Centro’s menu shines in the new-fangled and the traditional alike. To call the Chicken Parmigiana portion generous would be to undersell that term, a perfectly tender cutlet beneath a bright tomato sauce and luxurious layer of cheese making you remember why this dish became a classic in the first place. For seafood lovers, the Shrimp Saltimbocca shines, a trio of colossal shrimp with sautéed spinach, prosciutto di Parma and fontina nestled atop crostini.
Now, a trattoria is only as good as its homemade pasta—every size and shape here from the cavatelli to orecchiette to tagliatelle is exemplary—as well as what goes on top of it. Bolognese sauce has many incarnations, and there has been endless discussion in culinary circles as to whether “authentic” Bolognese should attain that name only by adhering to certain strictures of ingredients and preparation. There is ongoing conversation as to the type of meat to be used, for example—pork, veal and beef each have their champions. What type of pasta should it be served with: a thin spaghetti or a broad pappardelle?
Such debate is how-many-angels-can-dance-on-the-head-of-a-pin futile. Instead, embrace the notion that a bolognese made with a care for the complexity of its ingredients can become the stuff of legend. And then, forks in hand—yes, plural, because here comes a bowl meant to be partaken of by every diner at the table—dive into the Pappardelle Bolognese. A hearty mixture of veal, beef and pork—ending that single-meat notion for all time, perhaps—San Marzano tomatoes, cream and Grana Padano, this is the kind of dish that, eaten with eyes closed, will transport you.
On the side, intriguing accompaniments include the Broccoli Rabe & Cannelloni Beans, and the Roasted Heirloom Baby Carrots with gorgonzola crema. Crispy Polenta, in a Jenga-like plating and served with a roasted red pepper aioli, is an irresistible finger food you will no doubt alternate dipping into the pomodoro sauce on your plate and the accompanying roasted red pepper aioli. And with your other free hand, if you are of the school of thought that says Truffle Fries go with any dish, make sure to indulge in an order of the earthy treat.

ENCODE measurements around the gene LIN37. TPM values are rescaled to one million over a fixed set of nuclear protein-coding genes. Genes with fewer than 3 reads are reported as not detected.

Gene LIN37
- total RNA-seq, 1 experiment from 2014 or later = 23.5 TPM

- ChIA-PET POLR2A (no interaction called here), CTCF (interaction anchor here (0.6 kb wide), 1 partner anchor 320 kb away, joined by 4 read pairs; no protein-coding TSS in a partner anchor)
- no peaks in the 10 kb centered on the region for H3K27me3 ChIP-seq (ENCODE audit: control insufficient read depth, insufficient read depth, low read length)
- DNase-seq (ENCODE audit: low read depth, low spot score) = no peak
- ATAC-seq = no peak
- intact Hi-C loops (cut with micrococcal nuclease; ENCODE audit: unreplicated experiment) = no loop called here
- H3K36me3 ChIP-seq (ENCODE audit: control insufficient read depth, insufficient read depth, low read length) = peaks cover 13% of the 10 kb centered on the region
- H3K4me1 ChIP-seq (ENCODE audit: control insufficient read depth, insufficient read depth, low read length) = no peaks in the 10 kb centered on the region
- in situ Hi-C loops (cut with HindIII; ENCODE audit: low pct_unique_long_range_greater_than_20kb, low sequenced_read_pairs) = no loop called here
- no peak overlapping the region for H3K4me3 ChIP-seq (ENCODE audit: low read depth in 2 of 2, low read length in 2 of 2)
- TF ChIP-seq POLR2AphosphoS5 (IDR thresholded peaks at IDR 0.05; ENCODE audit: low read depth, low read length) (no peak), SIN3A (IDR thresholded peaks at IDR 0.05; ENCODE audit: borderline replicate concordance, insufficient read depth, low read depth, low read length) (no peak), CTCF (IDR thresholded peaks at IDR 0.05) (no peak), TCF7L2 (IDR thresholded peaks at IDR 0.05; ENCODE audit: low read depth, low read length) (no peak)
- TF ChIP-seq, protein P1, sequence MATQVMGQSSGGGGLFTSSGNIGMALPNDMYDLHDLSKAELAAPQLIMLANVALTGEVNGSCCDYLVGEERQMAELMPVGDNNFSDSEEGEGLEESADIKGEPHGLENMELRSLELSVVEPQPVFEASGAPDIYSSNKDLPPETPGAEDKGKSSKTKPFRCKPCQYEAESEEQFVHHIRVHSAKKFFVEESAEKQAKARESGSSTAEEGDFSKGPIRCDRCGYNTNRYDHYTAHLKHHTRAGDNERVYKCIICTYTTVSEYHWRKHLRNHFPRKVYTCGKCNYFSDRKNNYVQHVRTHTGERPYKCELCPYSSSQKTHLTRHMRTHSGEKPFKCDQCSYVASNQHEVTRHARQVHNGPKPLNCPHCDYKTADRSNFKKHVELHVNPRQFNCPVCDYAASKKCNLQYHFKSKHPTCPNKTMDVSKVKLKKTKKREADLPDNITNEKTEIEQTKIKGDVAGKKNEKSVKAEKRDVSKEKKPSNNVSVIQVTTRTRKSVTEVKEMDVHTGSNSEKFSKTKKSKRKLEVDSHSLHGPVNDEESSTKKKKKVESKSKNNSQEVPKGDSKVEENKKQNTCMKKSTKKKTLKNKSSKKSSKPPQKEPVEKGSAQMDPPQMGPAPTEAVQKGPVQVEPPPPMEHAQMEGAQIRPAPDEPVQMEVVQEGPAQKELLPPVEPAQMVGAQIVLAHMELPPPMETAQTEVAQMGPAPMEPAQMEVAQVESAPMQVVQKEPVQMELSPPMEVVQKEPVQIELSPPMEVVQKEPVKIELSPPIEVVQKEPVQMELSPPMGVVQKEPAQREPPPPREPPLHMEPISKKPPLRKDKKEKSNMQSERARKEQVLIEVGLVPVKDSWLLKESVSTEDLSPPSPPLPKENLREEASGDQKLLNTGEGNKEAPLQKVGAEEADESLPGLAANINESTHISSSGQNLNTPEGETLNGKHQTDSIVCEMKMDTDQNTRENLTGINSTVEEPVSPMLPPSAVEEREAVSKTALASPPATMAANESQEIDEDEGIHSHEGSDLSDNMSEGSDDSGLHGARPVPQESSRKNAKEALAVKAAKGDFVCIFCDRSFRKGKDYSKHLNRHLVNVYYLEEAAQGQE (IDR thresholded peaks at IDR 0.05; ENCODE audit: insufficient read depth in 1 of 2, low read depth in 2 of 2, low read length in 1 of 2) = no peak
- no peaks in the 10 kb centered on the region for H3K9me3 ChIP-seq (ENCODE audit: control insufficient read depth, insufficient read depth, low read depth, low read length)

Here’s a bit of advice. When your server asks if you are interested in dessert, do not bother trying to resist. Resistance is futile. And foolish. To do so would be to miss the Lemon Ricotta Cheesecake with strawberry glaze or the Mini Cannoli filled with homemade cream. You cannot pass up the chance to up your traditional post-meal coffee with the Affogato—a shot of espresso to pour over vanilla gelato, accented with pistachio dust, chocolate ganache and biscotti. The most delightful dolci surprise just might be the Italian Float. A soda-fountain glass stuffed with hazelnut gelato and a bottle of Frizz Coffee on the side, which once poured over takes the concept of ice cream soda to new heights.
As you head for your car, laughter and an erupting cheer beckon from the far end of the parking lot. There, under the lights, the bocce court is in full swing, filled with good-natured gamesmanship and competitors holding either a bocce ball or a glass in hand. You go for a closer view, and somebody you’ve never met waves you over. The party is about to continue, and there you are, in the center of it all.
Centro Trattoria & Bar, 336 W. Montauk Highway, Hampton Bays. Visit centrohamptons.com or call 631-594-5744.